Freshman Steven Fisher said the moment Pope Francis stepped out onto the balcony, he became a symbol of hope, a pope who will actively engage the people of Latin America again. Fisher, whose family is from Mexico, said he is “very optimistic” about the new leader. “Many among the Latino community have expressed excitement and satisfaction with the conclave’s decision,” he said. “A cardinal from Buenos Aires represents a new voice for many in the wider context of Latin America, and Catholics everywhere… expect his experiences as a Latin American, especially those involving poverty and violence, to influence the papacy ahead.” Fisher said the reality of the Church has undoubtedly changed over the centuries, and Catholics must find a balance between their visions for the future and the traditions of the past. “A Latin American pope reflects a Church that has grown beyond its core foundation in Europe; our Church today no longer resembles the Church that Saint Francis of Assisi [knew], when it remained confined to the Eastern Hemisphere,” he said. “Our Church today has encompassed all continents and continues to grow.” Sophomore Cecilia Ruiz, whose family is originally from Oaxaca, Mexico, said the decision represents the sense that “the face of the Catholic Church is becoming more Latino.” “I believe that the selection of Pope Francis reflects the fact that… the face of the Catholic Church is changing,” she said. “It has been a well-known fact that much of Latin America is Catholic… [and] I feel that with Pope Francis as our pope, the Church will grow more. “It feels right that it should be led by someone who can connect with a large portion of the Church not only in a spiritual manner, but also on a cultural level,” Ruiz said. Although she has never felt the Church was disconnected from Latin America, Ruiz said Francis’ Latino heritage fills her with a sense of solidarity. “[The Church] is being led by a man who can relate to my family and me on a different level,” she said. “The fact that he speaks our language gives me a stronger tie to the Church… [but] no matter what ethnicity the pope may be, his leadership should make the faith of the Church stronger.” Esteban Rojas, a sophomore with family ties to Colombia, said he believes the choice is the cardinals’ way of acknowledging a “momentum shift” within the Church, as the Latino Catholic numbers continue to grow worldwide. “Over the past century, the Church has definitely expanded in the Americas as opposed to staying in the European cultures,” Rojas said. “I think [the cardinals] want a fresh take on the Church, and the new pope has proven that things will be different with his humility and leadership already. “With Francis being a Latino, his background and culture can contribute to the Church beyond its European identity,” he said. “He’ll bring different insight that will benefit the Church worldwide, not just in Latin America.” Rojas said while the election of a Latino pontiff hasn’t changed the way he thinks of the Church, it has energized his faith. “The cardinals obviously want a leader for the Church as a whole, and Francis is an excellent leader for the entire Church, not just the Latino population,” he said. “It is exciting to see one of our own represented in such a high position, though, especially because it’s never been seen before.” This is a “revolutionary pope,” he said, and he will evangelize to the world by the way he leads his life. “Something exciting is going to happen [in the Church], because he has already changed a lot of the standard protocol or traditions for popes in their first couple days,” Rojas said. “I’m really excited to see what he has in store and how he handles such a huge leadership position.” Katia Fernandez, a sophomore born in Lima, Peru, said she did a double take when she first saw the new pope appear on the balcony. His Latin American background makes him family to her, she said. Fernandez said she thinks a Latino pope will unify the Latino population in the United States and throughout Latin America. “This election has strengthened my identity as a Latina Catholic,” Fernandez said. “Having a Latino pope has brought me closer to my family and community, and I hope that Pope Francis… will be a household name for Latino families. Sophomore Juan Rangel, a native of Mexico, said he hopes Francis will make Latin American issues known worldwide and bring new energy to the search for solutions. “His actions just after assuming the role of pope, like insisting on paying rent and deciding against other papal traditions, demonstrates that he wants to portray himself as one of us,” Rangel said. “I hope that image of himself is maintained and strengthened during his time as pope. It will not only help within the Church as Catholics are warmed by this personality, but assist in international affairs as he meets leaders around the world.” Rangel said he has high hopes for the papacy and it strengthens his faith to see that the faith is truly universal, not limited to Europe. “I’m really excited to see what Papa Francisco will do during his papacy,” he said. “I envision him to be as great as Pope John Paul II was, and I hope his background and personality truly aid in his role as leader of our Church.” For Fisher, the bottom line is not the cultural identity of the new pope but rather the legacy of faith he brings. “Each pope offers new wisdom and gifts with the opportunity to serve Christ and the Church, and I look forward to this with Papa Francisco,” Fisher said. “But while I have faith in the new pope, my faith itself or how I think about my Church, does not depend on his nationality. “I only pray for a papacy blessed with true charity and love. I could not ask for more, and I expect no less.” Contact Ann Marie Jakubowksi at [email protected] The world knows him as Pope Francis, the newly elected leader of the Roman Catholic Church. To his fellow Latinos, he is Papa Francisco, and his cultural heritage reflects the new energy and broader scope of today’s Church.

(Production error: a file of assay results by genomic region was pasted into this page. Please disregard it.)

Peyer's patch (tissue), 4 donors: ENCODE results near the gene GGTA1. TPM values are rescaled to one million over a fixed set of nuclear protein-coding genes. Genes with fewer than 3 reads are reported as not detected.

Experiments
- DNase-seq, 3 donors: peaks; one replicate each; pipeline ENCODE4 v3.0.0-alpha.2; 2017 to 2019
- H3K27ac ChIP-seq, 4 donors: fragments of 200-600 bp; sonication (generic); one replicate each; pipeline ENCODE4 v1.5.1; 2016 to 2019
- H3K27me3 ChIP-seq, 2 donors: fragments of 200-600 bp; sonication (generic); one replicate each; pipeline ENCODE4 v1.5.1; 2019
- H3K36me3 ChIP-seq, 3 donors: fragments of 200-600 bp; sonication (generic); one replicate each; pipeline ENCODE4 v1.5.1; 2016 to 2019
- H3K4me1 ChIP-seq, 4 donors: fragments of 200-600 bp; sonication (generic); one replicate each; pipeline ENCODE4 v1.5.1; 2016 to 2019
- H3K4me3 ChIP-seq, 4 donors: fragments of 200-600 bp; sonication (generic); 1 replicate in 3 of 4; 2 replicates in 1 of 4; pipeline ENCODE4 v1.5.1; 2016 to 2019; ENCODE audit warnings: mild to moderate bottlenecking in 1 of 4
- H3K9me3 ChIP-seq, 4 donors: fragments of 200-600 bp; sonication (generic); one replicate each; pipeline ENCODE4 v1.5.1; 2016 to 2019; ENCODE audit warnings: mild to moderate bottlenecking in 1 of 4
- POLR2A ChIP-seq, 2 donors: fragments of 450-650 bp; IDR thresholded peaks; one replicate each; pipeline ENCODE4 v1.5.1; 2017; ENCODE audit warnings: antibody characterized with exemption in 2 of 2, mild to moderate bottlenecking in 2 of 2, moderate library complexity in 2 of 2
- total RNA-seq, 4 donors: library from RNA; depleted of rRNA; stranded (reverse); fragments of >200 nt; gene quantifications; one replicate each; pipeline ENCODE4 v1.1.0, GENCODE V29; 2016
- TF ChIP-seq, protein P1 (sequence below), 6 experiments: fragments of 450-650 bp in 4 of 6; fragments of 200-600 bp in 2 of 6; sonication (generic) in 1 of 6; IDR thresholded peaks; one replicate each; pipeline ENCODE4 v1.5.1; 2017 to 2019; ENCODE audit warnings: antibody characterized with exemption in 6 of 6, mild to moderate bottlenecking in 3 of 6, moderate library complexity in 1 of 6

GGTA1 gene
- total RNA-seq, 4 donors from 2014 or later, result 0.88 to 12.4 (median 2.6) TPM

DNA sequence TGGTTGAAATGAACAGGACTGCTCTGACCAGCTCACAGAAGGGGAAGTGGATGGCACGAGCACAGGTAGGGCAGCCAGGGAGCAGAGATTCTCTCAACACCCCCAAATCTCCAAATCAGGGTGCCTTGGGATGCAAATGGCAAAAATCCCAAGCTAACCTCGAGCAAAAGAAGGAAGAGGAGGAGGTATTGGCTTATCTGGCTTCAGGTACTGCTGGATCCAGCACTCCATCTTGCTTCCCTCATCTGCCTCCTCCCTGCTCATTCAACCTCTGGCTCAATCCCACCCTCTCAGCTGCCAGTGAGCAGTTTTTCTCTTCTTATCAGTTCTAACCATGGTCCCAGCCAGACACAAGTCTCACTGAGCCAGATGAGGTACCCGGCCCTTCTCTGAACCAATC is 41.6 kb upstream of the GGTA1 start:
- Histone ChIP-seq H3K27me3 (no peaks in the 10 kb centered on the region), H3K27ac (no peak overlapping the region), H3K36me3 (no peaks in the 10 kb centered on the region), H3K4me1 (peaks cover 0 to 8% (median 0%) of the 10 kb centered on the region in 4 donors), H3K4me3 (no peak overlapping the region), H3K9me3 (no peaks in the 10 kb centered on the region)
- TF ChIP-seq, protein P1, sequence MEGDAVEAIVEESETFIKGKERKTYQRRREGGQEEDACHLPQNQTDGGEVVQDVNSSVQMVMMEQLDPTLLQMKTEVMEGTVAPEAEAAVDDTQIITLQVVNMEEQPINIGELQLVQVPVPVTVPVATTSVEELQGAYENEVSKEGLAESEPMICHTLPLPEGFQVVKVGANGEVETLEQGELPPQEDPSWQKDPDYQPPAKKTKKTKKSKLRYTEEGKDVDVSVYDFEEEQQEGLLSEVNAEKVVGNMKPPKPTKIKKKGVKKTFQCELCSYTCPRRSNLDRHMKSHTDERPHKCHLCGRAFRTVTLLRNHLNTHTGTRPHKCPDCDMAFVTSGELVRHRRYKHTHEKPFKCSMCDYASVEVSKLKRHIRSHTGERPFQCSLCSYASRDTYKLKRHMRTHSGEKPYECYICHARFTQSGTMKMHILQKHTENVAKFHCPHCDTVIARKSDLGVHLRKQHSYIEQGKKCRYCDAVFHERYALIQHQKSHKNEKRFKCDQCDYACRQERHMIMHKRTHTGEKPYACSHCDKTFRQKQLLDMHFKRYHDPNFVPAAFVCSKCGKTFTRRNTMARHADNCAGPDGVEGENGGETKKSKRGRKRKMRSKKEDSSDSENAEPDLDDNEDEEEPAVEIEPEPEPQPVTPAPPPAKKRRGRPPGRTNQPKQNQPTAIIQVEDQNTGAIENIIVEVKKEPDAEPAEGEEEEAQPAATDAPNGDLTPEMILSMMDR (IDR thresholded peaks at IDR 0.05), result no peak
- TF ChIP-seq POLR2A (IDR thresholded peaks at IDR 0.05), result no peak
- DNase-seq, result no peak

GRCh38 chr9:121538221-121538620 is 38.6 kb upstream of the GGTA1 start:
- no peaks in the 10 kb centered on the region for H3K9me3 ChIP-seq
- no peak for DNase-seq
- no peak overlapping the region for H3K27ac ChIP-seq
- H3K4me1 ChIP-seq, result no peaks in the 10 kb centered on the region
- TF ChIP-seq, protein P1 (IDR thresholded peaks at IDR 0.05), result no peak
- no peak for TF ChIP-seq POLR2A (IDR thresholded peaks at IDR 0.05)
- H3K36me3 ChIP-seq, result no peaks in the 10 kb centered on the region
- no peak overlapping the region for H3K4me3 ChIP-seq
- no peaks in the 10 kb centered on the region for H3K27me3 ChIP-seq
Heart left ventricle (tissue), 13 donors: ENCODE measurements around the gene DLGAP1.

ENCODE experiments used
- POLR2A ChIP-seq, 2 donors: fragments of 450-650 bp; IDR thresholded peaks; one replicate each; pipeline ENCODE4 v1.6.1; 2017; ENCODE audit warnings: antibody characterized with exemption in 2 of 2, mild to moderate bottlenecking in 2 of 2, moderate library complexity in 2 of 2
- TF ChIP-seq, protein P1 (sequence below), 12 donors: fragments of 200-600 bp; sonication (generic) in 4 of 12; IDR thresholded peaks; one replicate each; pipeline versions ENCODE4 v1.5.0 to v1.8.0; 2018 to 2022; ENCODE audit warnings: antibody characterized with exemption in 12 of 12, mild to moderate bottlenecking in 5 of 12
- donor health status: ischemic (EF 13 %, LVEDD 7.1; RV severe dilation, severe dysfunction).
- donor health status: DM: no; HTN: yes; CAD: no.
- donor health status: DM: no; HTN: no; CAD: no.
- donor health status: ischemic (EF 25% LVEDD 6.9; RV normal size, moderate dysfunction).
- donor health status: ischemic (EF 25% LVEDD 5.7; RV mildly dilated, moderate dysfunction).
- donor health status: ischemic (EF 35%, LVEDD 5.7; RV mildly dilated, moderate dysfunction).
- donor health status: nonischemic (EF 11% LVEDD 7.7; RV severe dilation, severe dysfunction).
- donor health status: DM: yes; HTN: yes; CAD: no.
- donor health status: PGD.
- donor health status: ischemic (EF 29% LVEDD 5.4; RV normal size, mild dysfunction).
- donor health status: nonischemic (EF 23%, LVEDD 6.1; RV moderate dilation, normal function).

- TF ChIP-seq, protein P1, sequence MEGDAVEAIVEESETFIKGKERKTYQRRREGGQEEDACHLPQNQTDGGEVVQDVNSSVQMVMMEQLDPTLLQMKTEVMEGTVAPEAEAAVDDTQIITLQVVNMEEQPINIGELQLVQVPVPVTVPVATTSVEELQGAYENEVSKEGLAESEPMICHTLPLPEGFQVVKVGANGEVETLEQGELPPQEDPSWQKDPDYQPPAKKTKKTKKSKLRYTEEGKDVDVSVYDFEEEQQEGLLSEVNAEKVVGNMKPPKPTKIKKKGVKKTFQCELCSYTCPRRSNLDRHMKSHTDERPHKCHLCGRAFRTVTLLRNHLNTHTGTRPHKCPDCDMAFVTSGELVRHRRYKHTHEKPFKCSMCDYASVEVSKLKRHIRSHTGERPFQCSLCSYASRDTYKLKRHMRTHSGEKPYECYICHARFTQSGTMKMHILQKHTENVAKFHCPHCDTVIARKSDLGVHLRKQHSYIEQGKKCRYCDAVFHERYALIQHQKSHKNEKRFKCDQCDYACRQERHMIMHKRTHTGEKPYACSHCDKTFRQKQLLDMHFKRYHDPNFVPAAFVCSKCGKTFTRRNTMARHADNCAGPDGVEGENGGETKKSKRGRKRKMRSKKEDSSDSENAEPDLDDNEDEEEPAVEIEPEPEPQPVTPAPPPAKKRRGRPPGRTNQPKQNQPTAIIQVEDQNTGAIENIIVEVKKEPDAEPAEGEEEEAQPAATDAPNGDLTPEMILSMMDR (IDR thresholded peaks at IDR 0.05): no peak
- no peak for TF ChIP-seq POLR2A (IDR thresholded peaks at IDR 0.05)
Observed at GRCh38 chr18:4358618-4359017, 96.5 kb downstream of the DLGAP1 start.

It’s not just members of the athletic department who help craft the Notre Dame fan experience. A group of 24 passionate Notre Dame fans make up the ND Fan Council, a diverse group of Notre Dame athletics fan who work with the athletic department to enhance the Notre Dame experience for students and visiting fans at various athletic events.Assistant athletics director Brian Pracht said the athletic department tried to choose an accurate representation of the many types of Notre Dame fans for the Fan Council, which is now in its second year.“We had an online application system where we got to know a little bit about them,” Pracht said. “They were able to tell us why they thought they would be a good Fan Council member … and then we did the best that we could from that grouping of applications. … We’ve averaged about 600 apps the last two years, and then we combed through those applications to try to find what we felt like was a good representation of Notre Dame fans, a cross section of fans.”Associate American studies professor Richard Pierce, a member of the Fan Council, said in an email the diversity of the Fan Council is one of the group’s most valuable assets.“In the many committees I’ve been a member of at the University, this one is as good — or better — than any of them,” Pierce said. “The diverse perspectives add layers to and about events which I thought that I knew well. It’s been very refreshing.”Senior member of the Council Robert Murphy said in addition to the differences between members of the group, their common bond through Notre Dame athletics helps them work together toward mutual goals.“It’s cool because we’re all brought together under one passionate fandom, so even though some people are flying in, some are subway Domers, I think we’re able to build off each other because we all want to see, more or less, similar things happen,” Murphy said. “We want to see good teams out there, we want to see passionate fans and the ways in which, coming from different places, we’re able to add our different insights is really what brings value to the program.”The group meets four times a year, Pracht said, but continues to be productive between meetings due to the open communication between members of the Fan Council and the athletic department.“What we’re trying to do is build relationships with fans who maybe felt like they haven’t had a voice in the past,” he said. “There’s been … much positive [collaboration] to come from the interactions that we have between the meetings because there’s been a good, open dialogue with our fans, and these are fans that we typically don’t know a lot about other than maybe what they presented to us in their application, so it’s really been good.”Assistant director of Notre Dame research Veronica Kozelichki, a Council member, said in an email she hopes to be able to fully take advantage of the opportunity she and the other members have been given to help improve a place they have all come to love.“Everyone on the Council came to love Notre Dame through their unique paths in their lives,” Kozelichki said. “I was really touched hearing others’ stories of how they became fans and how much Notre Dame means to them. … As for me — I’m hoping to further ingrain myself into Notre Dame. There’s a lot more I can learn from Notre Dame and, in return, I want to make Notre Dame go from great to the very best.”Murphy said he appreciates having his voice heard as a student and learning further explanations about decisions that affect the student body.“I think there’s three students on the committee, and I like the idea that we’re getting a voice in the process, especially when it comes to things like ticketing process and how that works, because that’s changed a few times — at least while I’ve been at school here,” he said. “I know they’re constantly refining it, and kind of being able to hear their side of the story and their logic as well as our side — it’s good to know that there’s communication there.”Pracht said he tries to focus on topics that have a significant impact on the fan experience at Notre Dame during the meetings.“We generally are talking about things that have an impact on the fan experience or fan engagement opportunities that we are either considering or have recently launched, new initiatives and things that feel like could be beneficial to the fans and to the athletic department,” he said. “There’s a myriad of marketing, digital media, ticketing-type discussions that take place.”The group also has more interactive discussions. Murphy said one of his favorite moments during the Fan Council’s first four-hour long meeting was a question and answer session with vice president and James E. Rohr Director of Athletics Jack Swarbrick.“We had basically a one-hour open Q-and-A session with Jack Swarbrick, which was probably the highlight in terms of just being able to pick his brain a bit about whatever we were interested in, and that was really cool,” he said. “Being able to see what he does and how many different things he is looking at, at the same time, was really cool and it really gave me a new appreciation for his job and the great job he does at it.”It was these activities, as well as the liveliness and camaraderie of the group that made the meeting fly by, Pierce said.“We had a four-hour first meeting, and it didn’t feel like four hours,” he said. “Any committee meeting where time doesn’t drag is a very good thing.”Pracht hopes the Fan Council members take away a sense of “ownership” in the Notre Dame athletics brand from this experience.“What I’ve said to them, and I feel like last year’s group agreed, is that by the end of the season they are truly brand ambassadors for Notre Dame athletics because they know a lot more about our operation and what we’re trying to accomplish,” Pracht said. “They know the challenges, the obstacles, the opportunities and they feel like they’re just much more educated about what we’re doing and we’re very transparent with them, and they feel like they actually have some ownership in what we’re doing from the fan experience and fan engagement side of our business.”Kozelichki said she already feels as though the group is making a difference.“It is a magical experience when you gather the right group of highly passionate and motivated individuals around a worthy cause,” she said. “The ND Fan Council is a catalyst for positive change and it is a true honor to be a part of such a dynamic group of people.”Tags: athletics department, Fighting Irish, ND Fan Council